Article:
The results of the relative weight of lymphoid organs, macrophage activity and antibody titer were analyzed using an analysis of variance and polynomial regression with the software systems analysis and genetic statistics (SAEG) (SSGA; Sistemas de Análises Estatísticas e Genéticas, SAEG) (UFV, 1997). The hematological data were first analyzed using the Shapiro-Wilk test to verify whether the data had a normal distribution. The variables with normal distribution were analyzed using analysis of variance and simple linear regression; the remaining variables were analyzed using generalized linear models, using Gamma distribution with Reverse link function. For the interdigital reaction to phytohemagglutinin, the Shapiro-Wilk test was also performed with variables in normal distribution subjected to analysis of variance and multiple linear regression, which considered the timing and doses of inclusion of propolis residue. Both analyses were performed using R software (R Development Core Team, 2009). A Dunnett’s test was used (p<0.05) to compare the results between control and propolis residue doses. For interdigital reaction to phytohemagglutinin, to assess the effect of time elapsed between the measures, the Tukey test was used (p<0.05).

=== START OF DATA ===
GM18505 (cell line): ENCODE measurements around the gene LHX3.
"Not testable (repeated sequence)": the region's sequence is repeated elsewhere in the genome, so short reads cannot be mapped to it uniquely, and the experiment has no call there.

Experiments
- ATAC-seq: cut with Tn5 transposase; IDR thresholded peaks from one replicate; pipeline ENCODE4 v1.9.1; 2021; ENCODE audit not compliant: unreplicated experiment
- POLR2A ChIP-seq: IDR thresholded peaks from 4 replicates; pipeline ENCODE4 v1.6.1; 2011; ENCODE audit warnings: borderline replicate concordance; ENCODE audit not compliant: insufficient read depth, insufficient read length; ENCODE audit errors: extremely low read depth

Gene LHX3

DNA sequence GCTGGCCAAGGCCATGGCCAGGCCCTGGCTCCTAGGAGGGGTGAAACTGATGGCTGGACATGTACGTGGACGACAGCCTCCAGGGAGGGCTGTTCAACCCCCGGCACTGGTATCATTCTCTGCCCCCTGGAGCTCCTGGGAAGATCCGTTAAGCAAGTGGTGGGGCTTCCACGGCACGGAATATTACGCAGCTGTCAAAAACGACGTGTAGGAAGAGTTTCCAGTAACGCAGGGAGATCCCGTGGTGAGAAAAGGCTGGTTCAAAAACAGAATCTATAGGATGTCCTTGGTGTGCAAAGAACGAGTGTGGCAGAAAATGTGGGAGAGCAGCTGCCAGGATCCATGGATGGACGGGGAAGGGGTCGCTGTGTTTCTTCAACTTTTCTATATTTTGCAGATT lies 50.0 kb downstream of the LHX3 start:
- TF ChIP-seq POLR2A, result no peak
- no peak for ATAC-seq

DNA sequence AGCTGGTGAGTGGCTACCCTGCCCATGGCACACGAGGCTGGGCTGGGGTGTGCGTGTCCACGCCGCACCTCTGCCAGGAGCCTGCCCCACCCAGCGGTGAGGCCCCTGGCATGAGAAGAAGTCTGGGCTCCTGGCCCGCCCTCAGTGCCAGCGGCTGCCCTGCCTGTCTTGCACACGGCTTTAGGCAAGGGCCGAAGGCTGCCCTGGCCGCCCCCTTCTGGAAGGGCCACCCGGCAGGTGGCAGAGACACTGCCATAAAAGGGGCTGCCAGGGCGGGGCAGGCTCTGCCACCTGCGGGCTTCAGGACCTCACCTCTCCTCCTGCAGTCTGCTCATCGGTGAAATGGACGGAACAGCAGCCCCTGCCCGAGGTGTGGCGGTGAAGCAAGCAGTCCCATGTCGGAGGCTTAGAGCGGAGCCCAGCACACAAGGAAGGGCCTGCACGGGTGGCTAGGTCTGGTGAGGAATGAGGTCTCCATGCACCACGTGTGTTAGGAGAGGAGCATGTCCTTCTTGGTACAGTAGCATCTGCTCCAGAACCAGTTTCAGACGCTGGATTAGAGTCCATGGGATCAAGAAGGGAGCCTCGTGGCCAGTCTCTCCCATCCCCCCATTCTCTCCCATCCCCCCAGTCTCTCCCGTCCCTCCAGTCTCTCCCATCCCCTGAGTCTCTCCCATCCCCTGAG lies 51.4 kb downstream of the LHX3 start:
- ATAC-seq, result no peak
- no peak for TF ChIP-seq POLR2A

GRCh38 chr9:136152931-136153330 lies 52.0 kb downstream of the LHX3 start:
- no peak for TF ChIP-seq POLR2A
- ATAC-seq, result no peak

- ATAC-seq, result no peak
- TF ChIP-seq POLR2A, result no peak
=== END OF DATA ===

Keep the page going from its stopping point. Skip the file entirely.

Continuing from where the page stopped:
The propolis residue used in this experiment contained 11.46 mg/kg of total polyphenols and 2.57 mg/kg of total flavonoids; as expected these values were lower than those presented by crude propolis (Eyng et al., 2013a) and extract derived from crude propolis (Eyng et al., 2013b). Many of the biological effects produced by propolis, such as immunostimulatory action, are related to the presence of these two constituents (Ansorge et al., 2003), which is considered a parameter for measuring the quality of the material.